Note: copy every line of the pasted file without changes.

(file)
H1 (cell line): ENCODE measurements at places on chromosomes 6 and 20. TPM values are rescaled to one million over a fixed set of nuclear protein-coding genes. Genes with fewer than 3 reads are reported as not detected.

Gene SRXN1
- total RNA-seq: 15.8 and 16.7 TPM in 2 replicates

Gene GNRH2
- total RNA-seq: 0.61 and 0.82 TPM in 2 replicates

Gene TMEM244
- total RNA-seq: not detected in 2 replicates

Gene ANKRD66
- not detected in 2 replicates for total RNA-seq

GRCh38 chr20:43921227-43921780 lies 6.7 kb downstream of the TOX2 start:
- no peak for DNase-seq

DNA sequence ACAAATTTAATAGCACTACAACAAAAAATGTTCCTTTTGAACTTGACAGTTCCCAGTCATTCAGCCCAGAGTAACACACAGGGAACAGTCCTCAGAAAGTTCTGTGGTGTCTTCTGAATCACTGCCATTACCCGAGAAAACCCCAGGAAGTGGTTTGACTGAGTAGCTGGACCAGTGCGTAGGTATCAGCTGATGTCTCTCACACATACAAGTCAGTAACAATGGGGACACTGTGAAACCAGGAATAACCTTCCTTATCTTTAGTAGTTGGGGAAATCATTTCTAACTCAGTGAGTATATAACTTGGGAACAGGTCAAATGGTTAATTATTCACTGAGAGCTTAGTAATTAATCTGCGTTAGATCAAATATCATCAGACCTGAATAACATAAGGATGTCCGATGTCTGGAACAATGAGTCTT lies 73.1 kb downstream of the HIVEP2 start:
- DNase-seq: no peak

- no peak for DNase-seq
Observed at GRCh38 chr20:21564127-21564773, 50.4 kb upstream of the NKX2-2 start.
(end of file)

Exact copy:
H1 (cell line): ENCODE measurements at places on chromosomes 6 and 20. TPM values are rescaled to one million over a fixed set of nuclear protein-coding genes. Genes with fewer than 3 reads are reported as not detected.

Gene SRXN1
- total RNA-seq: 15.8 and 16.7 TPM in 2 replicates

Gene GNRH2
- total RNA-seq: 0.61 and 0.82 TPM in 2 replicates

Gene TMEM244
- total RNA-seq: not detected in 2 replicates

Gene ANKRD66
- not detected in 2 replicates for total RNA-seq

GRCh38 chr20:43921227-43921780 lies 6.7 kb downstream of the TOX2 start:
- no peak for DNase-seq

DNA sequence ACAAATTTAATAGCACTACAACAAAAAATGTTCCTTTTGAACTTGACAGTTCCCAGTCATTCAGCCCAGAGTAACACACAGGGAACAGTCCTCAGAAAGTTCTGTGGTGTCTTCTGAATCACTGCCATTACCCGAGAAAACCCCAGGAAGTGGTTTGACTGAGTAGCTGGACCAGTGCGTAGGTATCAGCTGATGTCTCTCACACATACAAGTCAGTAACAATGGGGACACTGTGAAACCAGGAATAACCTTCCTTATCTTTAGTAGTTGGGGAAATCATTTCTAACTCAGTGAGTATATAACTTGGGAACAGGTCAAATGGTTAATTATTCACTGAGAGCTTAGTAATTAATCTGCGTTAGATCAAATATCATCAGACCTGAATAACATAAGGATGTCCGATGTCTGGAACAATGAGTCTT lies 73.1 kb downstream of the HIVEP2 start:
- DNase-seq: no peak

- no peak for DNase-seq
Observed at GRCh38 chr20:21564127-21564773, 50.4 kb upstream of the NKX2-2 start.